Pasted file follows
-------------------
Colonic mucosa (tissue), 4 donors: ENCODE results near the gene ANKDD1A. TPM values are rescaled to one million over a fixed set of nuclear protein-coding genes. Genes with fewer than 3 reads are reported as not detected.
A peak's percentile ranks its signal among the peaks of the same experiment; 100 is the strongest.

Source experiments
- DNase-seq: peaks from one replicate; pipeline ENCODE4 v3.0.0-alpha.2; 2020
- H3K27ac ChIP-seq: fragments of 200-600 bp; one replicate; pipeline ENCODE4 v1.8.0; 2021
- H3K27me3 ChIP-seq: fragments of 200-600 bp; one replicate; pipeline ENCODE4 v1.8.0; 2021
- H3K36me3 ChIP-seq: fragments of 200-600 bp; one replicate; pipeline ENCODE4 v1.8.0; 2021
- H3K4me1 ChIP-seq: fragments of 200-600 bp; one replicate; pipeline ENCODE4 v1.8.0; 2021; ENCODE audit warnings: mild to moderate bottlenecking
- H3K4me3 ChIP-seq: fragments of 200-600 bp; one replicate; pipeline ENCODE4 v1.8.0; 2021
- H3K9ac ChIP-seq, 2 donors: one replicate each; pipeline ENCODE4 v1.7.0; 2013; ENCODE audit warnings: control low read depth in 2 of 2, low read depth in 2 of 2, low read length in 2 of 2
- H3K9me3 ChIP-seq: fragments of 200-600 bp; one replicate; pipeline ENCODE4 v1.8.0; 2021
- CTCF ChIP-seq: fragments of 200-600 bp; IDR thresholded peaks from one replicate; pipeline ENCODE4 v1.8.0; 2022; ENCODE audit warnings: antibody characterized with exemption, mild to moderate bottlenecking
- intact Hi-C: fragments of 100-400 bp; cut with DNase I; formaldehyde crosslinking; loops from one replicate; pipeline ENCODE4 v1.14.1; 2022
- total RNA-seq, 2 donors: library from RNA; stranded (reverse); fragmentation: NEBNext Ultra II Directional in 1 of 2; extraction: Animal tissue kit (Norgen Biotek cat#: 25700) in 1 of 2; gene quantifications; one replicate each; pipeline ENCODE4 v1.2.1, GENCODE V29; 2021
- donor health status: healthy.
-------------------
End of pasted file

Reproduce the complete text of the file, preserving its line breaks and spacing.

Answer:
Colonic mucosa (tissue), 4 donors: ENCODE results near the gene ANKDD1A. TPM values are rescaled to one million over a fixed set of nuclear protein-coding genes. Genes with fewer than 3 reads are reported as not detected.
A peak's percentile ranks its signal among the peaks of the same experiment; 100 is the strongest.

Source experiments
- DNase-seq: peaks from one replicate; pipeline ENCODE4 v3.0.0-alpha.2; 2020
- H3K27ac ChIP-seq: fragments of 200-600 bp; one replicate; pipeline ENCODE4 v1.8.0; 2021
- H3K27me3 ChIP-seq: fragments of 200-600 bp; one replicate; pipeline ENCODE4 v1.8.0; 2021
- H3K36me3 ChIP-seq: fragments of 200-600 bp; one replicate; pipeline ENCODE4 v1.8.0; 2021
- H3K4me1 ChIP-seq: fragments of 200-600 bp; one replicate; pipeline ENCODE4 v1.8.0; 2021; ENCODE audit warnings: mild to moderate bottlenecking
- H3K4me3 ChIP-seq: fragments of 200-600 bp; one replicate; pipeline ENCODE4 v1.8.0; 2021
- H3K9ac ChIP-seq, 2 donors: one replicate each; pipeline ENCODE4 v1.7.0; 2013; ENCODE audit warnings: control low read depth in 2 of 2, low read depth in 2 of 2, low read length in 2 of 2
- H3K9me3 ChIP-seq: fragments of 200-600 bp; one replicate; pipeline ENCODE4 v1.8.0; 2021
- CTCF ChIP-seq: fragments of 200-600 bp; IDR thresholded peaks from one replicate; pipeline ENCODE4 v1.8.0; 2022; ENCODE audit warnings: antibody characterized with exemption, mild to moderate bottlenecking
- intact Hi-C: fragments of 100-400 bp; cut with DNase I; formaldehyde crosslinking; loops from one replicate; pipeline ENCODE4 v1.14.1; 2022
- total RNA-seq, 2 donors: library from RNA; stranded (reverse); fragmentation: NEBNext Ultra II Directional in 1 of 2; extraction: Animal tissue kit (Norgen Biotek cat#: 25700) in 1 of 2; gene quantifications; one replicate each; pipeline ENCODE4 v1.2.1, GENCODE V29; 2021
- donor health status: healthy.